Dominoes is a popular parlour game, where at least two players take it in turns to place their pieces next to each other in such a way that the tiles with the same number of spots are touching. The winner is the first player to use all of his or her dominoes. The most common version, "double-six dominoes", features tiles split into two squares bearing numbers from nought to six. A blank square signifies nought, while the other numbers are indicated by dots, like on a die. One set contains twenty-eight dominoes.
One popular activity with domino tiles is to lay shapes. Like in a game of dominoes, tiles with the same number of dots have to touch. The players usually limit themselves to symmetrical patterns.
Dominoes – history
There are many legends surrounding the origin and history of dominoes. Supposedly, the game was invented in China centuries ago and brought to Europe by Marco Polo. It is then supposed to have faded into obscurity before eventually being rediscovered in Italy or France. The first reference to Chinese dominoes, however, dates back to the twelfth century. In Europe, it was not until the eighteenth century that double-six dominoes caught on. Today, dominoes is found all over the world. It is also a popular children's game featuring pictures instead of numbers.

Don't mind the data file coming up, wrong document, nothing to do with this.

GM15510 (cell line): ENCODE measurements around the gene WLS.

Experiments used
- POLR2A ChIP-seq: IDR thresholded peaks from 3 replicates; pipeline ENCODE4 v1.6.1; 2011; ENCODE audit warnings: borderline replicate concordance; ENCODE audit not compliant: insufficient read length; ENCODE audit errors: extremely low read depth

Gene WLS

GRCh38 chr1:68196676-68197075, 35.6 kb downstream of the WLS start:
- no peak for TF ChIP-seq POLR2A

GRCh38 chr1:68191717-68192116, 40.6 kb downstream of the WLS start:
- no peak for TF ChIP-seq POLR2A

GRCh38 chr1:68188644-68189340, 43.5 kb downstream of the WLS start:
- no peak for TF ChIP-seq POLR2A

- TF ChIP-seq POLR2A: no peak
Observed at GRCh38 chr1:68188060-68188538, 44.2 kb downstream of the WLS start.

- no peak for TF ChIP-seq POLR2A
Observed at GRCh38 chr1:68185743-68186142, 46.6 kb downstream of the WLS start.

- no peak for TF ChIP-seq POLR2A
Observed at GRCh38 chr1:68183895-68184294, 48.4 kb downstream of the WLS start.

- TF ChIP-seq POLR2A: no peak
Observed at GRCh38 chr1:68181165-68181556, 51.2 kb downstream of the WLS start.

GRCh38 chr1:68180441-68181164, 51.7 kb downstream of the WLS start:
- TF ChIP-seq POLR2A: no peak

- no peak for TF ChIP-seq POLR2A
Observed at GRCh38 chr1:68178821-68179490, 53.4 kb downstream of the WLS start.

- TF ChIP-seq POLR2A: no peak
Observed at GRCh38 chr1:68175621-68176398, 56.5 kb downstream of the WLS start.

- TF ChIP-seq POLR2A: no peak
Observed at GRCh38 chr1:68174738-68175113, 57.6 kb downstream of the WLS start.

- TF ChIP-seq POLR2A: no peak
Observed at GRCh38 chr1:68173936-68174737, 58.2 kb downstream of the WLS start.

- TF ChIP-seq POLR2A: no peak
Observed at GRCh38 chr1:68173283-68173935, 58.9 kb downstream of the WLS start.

Dominoes – mathematics
The game's mathematical interest lies in combinatorial questions, such as determining the number of possible chains. This question was posed in the mid-nineteenth century and answered by Michel Reiss (1871) and Gaston Tarry (1886).
The French mathematician Edouard Lucas was especially interested in quadrilles – compact shapes composed of all twenty-eight tiles, where every 2x2 square has the same number of dots. According to Henry Auguste Delannoy, there are thirty-four different solutions for the most commonly considered version, excluding those arising through the permutation of the numbers and symmetries.